If you have ever had a dog you know that they have the ability to change your entire mood around with just one look. However this isn’t a coincidence from their cuteness, studies have actually shown that having a dog can significantly benefit your health. From turning your mood around to lowering blood pressure, petting a dog can be the simplest solution.
According to Doctors Foster and Smith, owning a dog has many physical benefits like lowering cholesterol, blood pressure, increasing physical activity and even increasing survival rate from heart attacks. Studies have even shown that dogs have the capability to detect the signs of a seizure and low blood pressure and are thus able to alert the owner anywheres from 15 to 45 minutes before the seizure is going to happen.
Another study from 2002 measured the fluctuation in blood pressure and heart rate among pet owners and non-pet owners when put under the stress of doing math problems. The study surprisingly found that those who had a pet had a lower heart rate and blood pressure both at the beginning of the experiment, during the experiment and their blood pressure recovered more quickly after the experiment. A similar study found that having your pet present during stressful times can be more effective at lowering blood pressure than prescribed medications.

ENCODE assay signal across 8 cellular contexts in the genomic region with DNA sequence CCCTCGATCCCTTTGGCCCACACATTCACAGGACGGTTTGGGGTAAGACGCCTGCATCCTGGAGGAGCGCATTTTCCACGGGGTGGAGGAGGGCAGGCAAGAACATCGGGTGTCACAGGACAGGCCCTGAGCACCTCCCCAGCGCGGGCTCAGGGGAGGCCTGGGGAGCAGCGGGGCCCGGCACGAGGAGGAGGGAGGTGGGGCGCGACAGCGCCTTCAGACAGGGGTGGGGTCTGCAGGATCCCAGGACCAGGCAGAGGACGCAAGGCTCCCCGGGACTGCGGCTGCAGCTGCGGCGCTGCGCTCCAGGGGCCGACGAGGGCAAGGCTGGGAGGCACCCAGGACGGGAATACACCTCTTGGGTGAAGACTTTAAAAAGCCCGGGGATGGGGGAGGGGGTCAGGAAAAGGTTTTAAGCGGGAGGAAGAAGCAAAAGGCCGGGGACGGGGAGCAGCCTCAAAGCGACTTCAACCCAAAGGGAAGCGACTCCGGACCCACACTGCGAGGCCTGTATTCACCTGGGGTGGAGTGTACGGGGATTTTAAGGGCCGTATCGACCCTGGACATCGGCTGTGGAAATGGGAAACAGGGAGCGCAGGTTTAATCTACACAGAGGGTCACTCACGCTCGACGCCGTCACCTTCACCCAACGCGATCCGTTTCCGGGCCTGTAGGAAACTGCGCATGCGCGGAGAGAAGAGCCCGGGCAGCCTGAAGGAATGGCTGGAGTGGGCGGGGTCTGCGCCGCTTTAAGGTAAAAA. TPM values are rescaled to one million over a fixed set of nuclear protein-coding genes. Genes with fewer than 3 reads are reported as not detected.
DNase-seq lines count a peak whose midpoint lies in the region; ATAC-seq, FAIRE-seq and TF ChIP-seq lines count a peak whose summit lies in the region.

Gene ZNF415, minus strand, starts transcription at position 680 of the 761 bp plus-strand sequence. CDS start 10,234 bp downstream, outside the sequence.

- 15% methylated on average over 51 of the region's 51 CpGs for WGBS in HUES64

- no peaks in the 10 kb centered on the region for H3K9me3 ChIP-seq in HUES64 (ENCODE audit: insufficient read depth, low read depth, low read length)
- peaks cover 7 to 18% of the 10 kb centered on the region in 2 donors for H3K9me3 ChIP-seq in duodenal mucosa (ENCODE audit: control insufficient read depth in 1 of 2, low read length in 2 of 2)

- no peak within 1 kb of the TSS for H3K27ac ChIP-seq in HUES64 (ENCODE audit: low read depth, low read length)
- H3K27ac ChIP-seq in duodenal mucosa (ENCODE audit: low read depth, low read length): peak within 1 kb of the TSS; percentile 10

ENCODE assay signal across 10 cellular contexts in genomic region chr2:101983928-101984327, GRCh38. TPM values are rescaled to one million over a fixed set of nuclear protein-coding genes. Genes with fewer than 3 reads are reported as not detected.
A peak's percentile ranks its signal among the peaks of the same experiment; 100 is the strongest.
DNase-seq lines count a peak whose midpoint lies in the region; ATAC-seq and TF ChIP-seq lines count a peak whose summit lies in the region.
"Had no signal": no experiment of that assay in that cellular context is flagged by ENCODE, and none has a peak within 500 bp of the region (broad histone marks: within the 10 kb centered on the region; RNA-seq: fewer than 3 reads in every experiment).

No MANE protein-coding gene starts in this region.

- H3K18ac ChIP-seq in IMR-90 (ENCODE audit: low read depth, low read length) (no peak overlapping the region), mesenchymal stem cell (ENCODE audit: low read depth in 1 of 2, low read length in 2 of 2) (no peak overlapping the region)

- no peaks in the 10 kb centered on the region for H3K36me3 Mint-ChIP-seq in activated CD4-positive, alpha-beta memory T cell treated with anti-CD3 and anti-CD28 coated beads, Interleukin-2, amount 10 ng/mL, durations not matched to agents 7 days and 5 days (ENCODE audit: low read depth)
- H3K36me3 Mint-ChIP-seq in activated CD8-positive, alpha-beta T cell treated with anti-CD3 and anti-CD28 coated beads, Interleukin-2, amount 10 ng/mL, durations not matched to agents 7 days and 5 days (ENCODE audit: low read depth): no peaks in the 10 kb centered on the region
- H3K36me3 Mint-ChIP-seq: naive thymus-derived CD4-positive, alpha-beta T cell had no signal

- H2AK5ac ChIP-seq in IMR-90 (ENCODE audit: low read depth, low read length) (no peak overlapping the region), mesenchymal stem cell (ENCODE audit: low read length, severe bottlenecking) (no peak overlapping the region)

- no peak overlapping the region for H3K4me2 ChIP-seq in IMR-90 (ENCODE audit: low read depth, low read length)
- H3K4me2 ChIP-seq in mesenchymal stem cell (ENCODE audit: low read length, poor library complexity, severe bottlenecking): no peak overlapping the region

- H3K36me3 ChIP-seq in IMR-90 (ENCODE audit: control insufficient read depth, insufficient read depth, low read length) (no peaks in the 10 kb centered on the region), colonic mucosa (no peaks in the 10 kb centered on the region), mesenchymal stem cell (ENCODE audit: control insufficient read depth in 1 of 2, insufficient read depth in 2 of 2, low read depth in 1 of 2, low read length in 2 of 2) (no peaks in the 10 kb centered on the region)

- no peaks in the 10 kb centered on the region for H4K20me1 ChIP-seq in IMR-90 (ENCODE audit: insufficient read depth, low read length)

In addition to physical health benefits, Doctors Foster and Smith also note that having a dog has many emotional and social health benefits. Some include reducing stress and anxiety, helping cope with family illness or death and creating a sense of routine and closeness.
One interesting thing to arise from this is becoming more and more common among college campuses; they are dog fairs. Usually held during finals week or times when students will be facing a lot of stress, dogs are brought in and students are allowed to spend the day petting and playing with them as a stress reducer. This is because petting a dog can increase the level of oxytocin the stress reducing hormone while simultaneously reducing the level of the stress creating hormone cortisol.
Even with all this data however, many still claim the direct correlation between having a pet and better health is difficult to prove. The National Center for Health Research notes that most of the studies conducted are based off of current health making it difficult to determine if a person is in good health because of that pet. They further claim that if a person is feeling sick they are less likely to want to get a dog. That leads to the assumption that reverse causation may be involved. If reverse causation were involved that would mean that rather than having a dog cause good health, being in good health would cause people to get a dog.
All that being said, regardless of opposition, the next time you feel down in the dumps or a little stressed out the best solution could be to go spend an afternoon petting a dog. Or if you already have one be sure to spend a little extra time walking and petting him and see if you notice an improvement in your physical and emotional health.